Looking for a place to hunt big bucks? Here are some clues from deer biologists in Virginia. (November 2009)
Last season was yet another record breaker in terms of total deer harvest: There were over a quarter million deer harvested by hunters in Virginia. Forty-seven percent of the harvest was composed of does. The VDGIF biologists have manipulated seasons each year to include liberalizing doe days. In doing so, they have given hunters plenty of opportunity to harvest does in most areas. For many hunters, opportunities to put a doe in the freezer means that they are more likely to pass on smaller bucks than they were in the past.
Instead, hunters wait for a real wallhanger.
Last season, hunters harvested 111,863 antlered bucks and 22,291 button bucks for a total of 134,154. This is up from the 2007 season, when 109,275 antlered and 22,088 button bucks were taken, totaling 132,083 bucks.
As the chart accompanying this article shows, Charles City County led the state with respect to the number of bucks taken per square mile. Charles City was also the top county last year by this measure. They were replaced by Grayson, Cumberland, Richmond and Westmoreland in the top 20 list.
Last season, Tidewater hunters took 26,062 antlered bucks, which is an increase of approximately 2,000 from the previous season. Nine counties made the top 10 list of bucks harvested per square mile from the region including the top two spots.
Todd Engelmeyer is the wildlife biologist we tapped to get the lowdown on buck hunting the region. Engelmeyer readily noted that there were two areas in the region that stood out for big bucks.
"Hunters south of the James River consistently find quality bucks, particularly on private lands that practice Quality Deer Management (QDM). Many of these lands or clubs are also in the DMAP program."
Engelmeyer went on to point out that Surry, Sussex and Southampton hunters are doing a great job in managing for quality bucks, and it is paying off. There is a high density of bucks in the region.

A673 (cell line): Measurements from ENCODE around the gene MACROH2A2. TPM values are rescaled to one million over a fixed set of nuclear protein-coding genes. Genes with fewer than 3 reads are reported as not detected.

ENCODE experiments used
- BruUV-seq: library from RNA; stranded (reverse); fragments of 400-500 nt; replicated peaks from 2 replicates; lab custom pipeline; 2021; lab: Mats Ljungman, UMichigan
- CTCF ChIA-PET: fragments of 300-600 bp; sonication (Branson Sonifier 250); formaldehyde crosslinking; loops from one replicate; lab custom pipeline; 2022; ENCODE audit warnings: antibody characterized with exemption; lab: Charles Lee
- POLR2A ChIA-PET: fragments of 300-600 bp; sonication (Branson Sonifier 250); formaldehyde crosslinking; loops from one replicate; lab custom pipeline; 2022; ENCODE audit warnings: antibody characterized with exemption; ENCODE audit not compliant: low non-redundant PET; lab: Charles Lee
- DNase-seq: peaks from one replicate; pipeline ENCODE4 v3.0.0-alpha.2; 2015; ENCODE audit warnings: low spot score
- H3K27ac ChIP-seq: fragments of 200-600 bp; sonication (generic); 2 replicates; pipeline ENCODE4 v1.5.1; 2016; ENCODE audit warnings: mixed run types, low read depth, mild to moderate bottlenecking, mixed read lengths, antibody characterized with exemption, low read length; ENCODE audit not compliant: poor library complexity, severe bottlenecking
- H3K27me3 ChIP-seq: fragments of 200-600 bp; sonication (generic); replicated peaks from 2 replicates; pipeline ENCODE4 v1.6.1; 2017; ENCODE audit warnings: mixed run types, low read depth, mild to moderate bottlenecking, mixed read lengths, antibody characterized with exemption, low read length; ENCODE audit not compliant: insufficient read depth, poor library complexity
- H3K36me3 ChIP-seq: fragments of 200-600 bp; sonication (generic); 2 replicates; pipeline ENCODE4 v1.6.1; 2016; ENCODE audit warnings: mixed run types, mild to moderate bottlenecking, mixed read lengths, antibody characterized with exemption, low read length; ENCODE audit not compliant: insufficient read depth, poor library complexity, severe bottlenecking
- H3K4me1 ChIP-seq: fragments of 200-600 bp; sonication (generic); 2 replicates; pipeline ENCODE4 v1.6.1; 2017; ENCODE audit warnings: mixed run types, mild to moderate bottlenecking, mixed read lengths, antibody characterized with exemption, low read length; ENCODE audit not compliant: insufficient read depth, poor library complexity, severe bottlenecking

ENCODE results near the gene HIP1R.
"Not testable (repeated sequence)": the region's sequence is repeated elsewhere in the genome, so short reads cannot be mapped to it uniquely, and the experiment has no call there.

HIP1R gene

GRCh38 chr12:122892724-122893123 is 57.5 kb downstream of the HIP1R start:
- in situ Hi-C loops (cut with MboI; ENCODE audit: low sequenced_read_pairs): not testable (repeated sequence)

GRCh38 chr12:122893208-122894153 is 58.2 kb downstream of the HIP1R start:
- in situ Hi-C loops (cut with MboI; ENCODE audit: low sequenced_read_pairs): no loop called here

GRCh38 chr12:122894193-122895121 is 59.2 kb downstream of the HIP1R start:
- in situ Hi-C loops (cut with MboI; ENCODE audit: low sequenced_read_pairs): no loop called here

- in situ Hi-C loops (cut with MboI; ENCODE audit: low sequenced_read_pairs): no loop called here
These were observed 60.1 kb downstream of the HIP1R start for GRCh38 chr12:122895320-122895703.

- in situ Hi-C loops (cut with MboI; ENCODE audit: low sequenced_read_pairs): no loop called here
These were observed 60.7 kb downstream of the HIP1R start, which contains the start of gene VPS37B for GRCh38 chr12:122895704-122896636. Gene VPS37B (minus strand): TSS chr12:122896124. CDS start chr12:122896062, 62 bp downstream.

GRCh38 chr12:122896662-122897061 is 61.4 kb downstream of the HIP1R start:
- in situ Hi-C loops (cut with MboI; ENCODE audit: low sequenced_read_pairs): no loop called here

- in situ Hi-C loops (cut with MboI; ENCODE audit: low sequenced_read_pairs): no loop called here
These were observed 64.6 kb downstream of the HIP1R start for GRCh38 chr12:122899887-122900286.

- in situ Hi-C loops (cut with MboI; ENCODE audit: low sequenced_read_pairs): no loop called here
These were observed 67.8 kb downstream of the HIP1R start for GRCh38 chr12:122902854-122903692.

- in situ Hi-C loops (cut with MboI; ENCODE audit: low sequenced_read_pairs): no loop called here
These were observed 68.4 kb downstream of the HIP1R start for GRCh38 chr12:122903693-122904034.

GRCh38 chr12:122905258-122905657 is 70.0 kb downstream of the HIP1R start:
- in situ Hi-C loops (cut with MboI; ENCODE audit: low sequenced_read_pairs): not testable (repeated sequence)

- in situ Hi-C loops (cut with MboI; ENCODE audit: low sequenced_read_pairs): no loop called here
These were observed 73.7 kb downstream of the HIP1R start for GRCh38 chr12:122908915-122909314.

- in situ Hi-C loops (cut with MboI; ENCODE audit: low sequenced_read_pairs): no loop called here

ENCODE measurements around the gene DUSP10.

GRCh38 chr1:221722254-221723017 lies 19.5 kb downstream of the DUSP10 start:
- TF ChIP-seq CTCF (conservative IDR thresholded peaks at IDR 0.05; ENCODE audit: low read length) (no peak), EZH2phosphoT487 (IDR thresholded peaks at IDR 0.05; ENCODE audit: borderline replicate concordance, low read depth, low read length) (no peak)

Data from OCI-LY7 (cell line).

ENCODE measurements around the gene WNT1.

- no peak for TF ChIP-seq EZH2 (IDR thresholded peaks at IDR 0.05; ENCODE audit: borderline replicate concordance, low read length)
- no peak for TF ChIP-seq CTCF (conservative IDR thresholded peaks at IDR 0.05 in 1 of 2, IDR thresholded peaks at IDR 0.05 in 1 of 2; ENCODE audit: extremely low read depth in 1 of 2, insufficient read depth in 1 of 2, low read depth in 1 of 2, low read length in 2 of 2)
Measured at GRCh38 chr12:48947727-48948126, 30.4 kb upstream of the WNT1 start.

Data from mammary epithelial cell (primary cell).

The second area that Engelmeyer said really produced some monster bucks was the Eastern Shore.
"There are several factors that impact the buck size and numbers on the Eastern Shore. First, the soil is good and a whopping 26 percent of (the Eastern Shore) is in agriculture. Much of that farmland is irrigated too. Soybeans and corn are common. The Eastern Shore has nearly 30 percent of land that is marsh, which provides excellent cover, allowing the bucks to grow much older."
Many hunters shy away from hunting past the fringes of the marsh. Some dogs won't even venture out into the marsh -- and the older bucks have figured that out.
Many private lands on our Eastern Shore also are practicing QDM.
Last, there are public lands in the form of the numerous small military bases that are looking for hunters to help manage their herds. Call the MWR department on local bases to see what hunting opportunities may exist.
Southern Piedmont Region
The buck harvest was down slightly in the Southern Piedmont region this past season, with 27,905 antlered bucks taken and 4,888 button bucks for a total of 32,793, compared with a harvest of 33,215 bucks during the 2007-2008 season. However, statistically speaking, the small drop is insignificant -- even when deer populations are the same from year to year, harvests can vary by more than last season's drop. Last year's kill numbers represent a stable harvest figure and are of no cause for alarm.
Dan Lovelace of the VDGIF was willing to answer some questions we posed about quality buck opportunities in his region.
Lovelace commented that clubs and private landowners who are in DMAP and those that practice quality management are seeing good numbers of nice bucks. When these practices are coupled with good habitat, the payoff is very good.
"We have seen some nice older-age-class bucks come from Halifax, Nelson and Patrick counties. Bedford is another good bet due to numbers of deer and (that the county has) a lot of agricultural land. There are also lots of 3- to 4-year-old bucks that are coming off DMAP lands all over the region that weigh 150 to 200 pounds," our source noted.
Lovelace also pointed out that former tobacco farms are converting over to hay in some areas and the deer are taking advantage of the increase in forage that the new fields provide. In Patrick County, there are some orchards and hay farms that hold good numbers of bucks.